In 2007 Therese Tucker, founder and CEO of BlackLine, had a choice to make: move all the accounting and finance software BlackLine provides customers to the cloud, or keep some of it on-premise.
There were some major upsides to becoming a pureplay SaaS provider before it was fashionable, there was lower risk for the customer, easier to install, didn’t require any hardware and the whole system could more easily maintained and upgraded by BlackLine.
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But there were two reasons not to move to the cloud-based SaaS model.
“We knew that there would be big companies that would not allow their financial information to be off-prem,” Tucker told Which-50 during an interview between sessions at the company’s Australian user conference last week.
“And with on-prem you get a much bigger amount of money upfront. Well we were bootstrapped.”
In the end the finance and accounting software company decided to move to a SaaS model, accepting they would forgo customers to build the company for the long-term. To ease the cash crunch, Tucker said the company chose to move to an annual billing cycle, rather than quarterly.
The decision played differently depending on the geography.
For example, Australia was the BlackLine’s first international market, buoyed by local business’s enthusiasm for cloud technology. But the business lost many deals in Europe because it would not offer on-prem software, Tucker said.
But those attitudes have started to shift over the last 12 months. Companies that had initially rejected the software because the cloud was too risky, are now back in the pipeline.
“I had a very large company just six months ago in London — it was one that we had lost years earlier because they would only do on-prem — now they hate their on-prem system and they asked do you host in Amazon?”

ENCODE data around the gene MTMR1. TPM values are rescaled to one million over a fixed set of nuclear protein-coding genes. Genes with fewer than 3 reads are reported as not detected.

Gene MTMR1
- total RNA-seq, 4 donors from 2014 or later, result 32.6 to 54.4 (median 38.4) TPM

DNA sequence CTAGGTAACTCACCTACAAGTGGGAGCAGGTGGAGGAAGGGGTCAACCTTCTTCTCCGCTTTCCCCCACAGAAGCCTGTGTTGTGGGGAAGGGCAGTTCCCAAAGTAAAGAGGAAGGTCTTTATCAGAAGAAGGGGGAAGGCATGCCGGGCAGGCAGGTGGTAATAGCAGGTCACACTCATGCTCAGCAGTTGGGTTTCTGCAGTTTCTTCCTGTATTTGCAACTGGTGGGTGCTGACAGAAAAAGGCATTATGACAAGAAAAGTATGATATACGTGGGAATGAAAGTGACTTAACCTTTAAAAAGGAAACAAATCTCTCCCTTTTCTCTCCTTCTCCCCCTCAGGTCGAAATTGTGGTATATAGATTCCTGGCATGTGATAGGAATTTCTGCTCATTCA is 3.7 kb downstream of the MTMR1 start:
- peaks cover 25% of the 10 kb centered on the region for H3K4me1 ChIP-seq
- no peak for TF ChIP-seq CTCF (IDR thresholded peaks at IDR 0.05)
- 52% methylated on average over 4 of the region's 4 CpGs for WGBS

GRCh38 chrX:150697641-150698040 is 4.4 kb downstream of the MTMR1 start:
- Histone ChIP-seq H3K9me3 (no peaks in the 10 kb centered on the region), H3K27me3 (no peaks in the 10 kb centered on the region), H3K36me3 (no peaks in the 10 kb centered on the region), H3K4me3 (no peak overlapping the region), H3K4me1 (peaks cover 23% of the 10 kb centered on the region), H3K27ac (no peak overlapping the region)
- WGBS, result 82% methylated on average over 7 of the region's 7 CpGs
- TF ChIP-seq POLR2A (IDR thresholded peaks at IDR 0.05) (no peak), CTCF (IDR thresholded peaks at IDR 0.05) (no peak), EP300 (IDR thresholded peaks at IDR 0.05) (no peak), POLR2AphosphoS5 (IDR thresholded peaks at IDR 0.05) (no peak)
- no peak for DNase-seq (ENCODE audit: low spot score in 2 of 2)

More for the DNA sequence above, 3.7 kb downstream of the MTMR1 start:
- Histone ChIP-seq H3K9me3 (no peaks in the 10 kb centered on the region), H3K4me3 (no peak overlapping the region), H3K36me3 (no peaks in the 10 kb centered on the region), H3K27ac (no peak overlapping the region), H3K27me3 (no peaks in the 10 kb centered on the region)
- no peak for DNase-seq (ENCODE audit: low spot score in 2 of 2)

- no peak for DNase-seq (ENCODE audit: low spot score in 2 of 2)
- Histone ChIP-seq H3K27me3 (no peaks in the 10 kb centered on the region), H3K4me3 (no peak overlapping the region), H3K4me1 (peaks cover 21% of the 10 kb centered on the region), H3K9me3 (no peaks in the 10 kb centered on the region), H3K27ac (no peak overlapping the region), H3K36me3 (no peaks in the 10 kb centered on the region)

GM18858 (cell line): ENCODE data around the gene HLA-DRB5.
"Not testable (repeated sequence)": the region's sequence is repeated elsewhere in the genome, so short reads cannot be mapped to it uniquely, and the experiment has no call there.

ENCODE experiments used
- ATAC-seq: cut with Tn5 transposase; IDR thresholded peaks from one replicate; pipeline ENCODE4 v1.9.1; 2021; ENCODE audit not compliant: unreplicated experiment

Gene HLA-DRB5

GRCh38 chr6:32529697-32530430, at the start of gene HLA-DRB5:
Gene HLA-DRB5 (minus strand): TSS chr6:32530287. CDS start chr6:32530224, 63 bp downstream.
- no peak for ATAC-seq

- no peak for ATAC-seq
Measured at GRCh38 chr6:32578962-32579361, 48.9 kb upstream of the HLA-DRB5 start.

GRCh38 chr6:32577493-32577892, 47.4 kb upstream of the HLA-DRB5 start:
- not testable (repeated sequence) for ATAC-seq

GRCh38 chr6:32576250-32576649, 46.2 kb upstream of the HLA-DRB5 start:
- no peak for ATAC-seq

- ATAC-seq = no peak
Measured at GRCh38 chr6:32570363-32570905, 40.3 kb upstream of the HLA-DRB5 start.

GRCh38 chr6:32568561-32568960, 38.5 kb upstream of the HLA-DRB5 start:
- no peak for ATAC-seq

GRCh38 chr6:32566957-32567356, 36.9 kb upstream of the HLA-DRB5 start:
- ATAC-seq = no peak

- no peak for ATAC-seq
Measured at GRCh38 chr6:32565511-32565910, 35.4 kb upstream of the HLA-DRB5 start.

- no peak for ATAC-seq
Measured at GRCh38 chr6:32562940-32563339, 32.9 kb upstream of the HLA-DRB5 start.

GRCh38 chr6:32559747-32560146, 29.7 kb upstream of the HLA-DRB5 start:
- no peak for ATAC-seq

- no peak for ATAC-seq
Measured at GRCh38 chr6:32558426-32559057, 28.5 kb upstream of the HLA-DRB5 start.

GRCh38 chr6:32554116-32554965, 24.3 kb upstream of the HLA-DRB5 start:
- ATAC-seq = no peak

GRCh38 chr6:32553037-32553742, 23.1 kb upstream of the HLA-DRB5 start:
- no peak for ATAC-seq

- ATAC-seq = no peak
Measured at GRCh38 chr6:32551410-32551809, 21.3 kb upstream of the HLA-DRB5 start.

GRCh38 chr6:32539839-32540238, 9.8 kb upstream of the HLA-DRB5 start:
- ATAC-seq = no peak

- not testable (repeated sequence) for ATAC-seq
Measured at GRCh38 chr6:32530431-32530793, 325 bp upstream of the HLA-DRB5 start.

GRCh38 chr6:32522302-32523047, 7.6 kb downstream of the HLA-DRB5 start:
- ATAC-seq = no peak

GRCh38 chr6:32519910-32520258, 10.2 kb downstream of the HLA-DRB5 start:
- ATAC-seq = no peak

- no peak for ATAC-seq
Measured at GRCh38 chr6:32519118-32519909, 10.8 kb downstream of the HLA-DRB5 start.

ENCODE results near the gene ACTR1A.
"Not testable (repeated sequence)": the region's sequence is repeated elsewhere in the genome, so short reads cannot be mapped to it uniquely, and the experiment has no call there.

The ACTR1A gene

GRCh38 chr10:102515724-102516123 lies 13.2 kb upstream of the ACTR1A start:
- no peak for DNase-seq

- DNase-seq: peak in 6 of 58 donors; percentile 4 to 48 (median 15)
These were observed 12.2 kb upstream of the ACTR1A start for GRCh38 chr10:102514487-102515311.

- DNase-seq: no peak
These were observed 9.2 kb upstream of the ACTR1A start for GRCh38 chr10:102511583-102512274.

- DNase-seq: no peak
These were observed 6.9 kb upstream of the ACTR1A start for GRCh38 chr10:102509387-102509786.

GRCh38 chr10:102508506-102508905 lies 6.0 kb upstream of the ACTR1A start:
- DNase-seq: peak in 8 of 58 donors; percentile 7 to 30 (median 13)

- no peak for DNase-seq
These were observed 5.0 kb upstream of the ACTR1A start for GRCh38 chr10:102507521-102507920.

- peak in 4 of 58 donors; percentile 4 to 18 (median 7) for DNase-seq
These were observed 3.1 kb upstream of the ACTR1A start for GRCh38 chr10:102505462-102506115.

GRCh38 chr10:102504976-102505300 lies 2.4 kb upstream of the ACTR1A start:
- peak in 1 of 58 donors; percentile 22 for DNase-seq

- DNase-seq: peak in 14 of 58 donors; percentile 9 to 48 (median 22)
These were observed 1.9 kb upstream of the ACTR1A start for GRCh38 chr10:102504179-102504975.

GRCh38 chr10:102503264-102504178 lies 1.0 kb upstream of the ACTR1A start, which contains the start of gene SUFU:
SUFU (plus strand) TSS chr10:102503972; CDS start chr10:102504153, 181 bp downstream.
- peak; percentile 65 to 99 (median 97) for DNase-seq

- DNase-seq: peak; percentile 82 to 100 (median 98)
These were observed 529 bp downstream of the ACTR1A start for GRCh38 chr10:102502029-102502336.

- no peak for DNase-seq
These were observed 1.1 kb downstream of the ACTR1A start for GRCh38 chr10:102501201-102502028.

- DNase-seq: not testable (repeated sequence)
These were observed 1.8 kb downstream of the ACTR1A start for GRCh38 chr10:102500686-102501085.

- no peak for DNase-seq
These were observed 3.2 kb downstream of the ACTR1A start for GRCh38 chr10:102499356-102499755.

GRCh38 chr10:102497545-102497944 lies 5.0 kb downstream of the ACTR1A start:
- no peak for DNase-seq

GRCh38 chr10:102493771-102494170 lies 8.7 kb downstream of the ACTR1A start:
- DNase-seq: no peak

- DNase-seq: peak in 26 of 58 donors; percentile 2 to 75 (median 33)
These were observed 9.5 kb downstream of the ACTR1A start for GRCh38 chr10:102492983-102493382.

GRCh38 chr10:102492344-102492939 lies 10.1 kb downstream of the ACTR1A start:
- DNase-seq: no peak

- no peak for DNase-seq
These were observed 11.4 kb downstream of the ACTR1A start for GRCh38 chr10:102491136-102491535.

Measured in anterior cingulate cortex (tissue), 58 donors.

“This is the company that five years prior wouldn’t even consider cloud, and now they are interested in public cloud.”
BlackLine’s software currently runs solely from co-located data centres, but Tucker says the company is now assessing if they could move to public cloud.
“We got companies to put their financial information in the cloud way before anybody else, but we had to have our own private data centers,” she said.
“I believe that the comfort level with security will eventually let us move to public cloud. Which is a really good thing.”
The possible move would mean the company could remove the costs of around running their own data centres, which includes buying or renting equipment that is capable of handling peak loads at year-end when companies are all trying to close their books.
Whereas with public cloud, offered by the likes of Google, Microsoft Azure and AWS, the service can be scaled up when extra capacity is needed and then scale back down, only paying for what you use.
Tucker believes if implemented well using public cloud be a cost saving and offer performance advantages by having a data centre in every locale.
The company has not selected a public cloud provider yet. It’s first foray into public cloud will launch in a few months, using AWS to build a machine learning feature which will be trialled by in beta with a handful of customers. Tucker noted that the ML feature is very different to migrating the full core platform which services 2,700 other customers.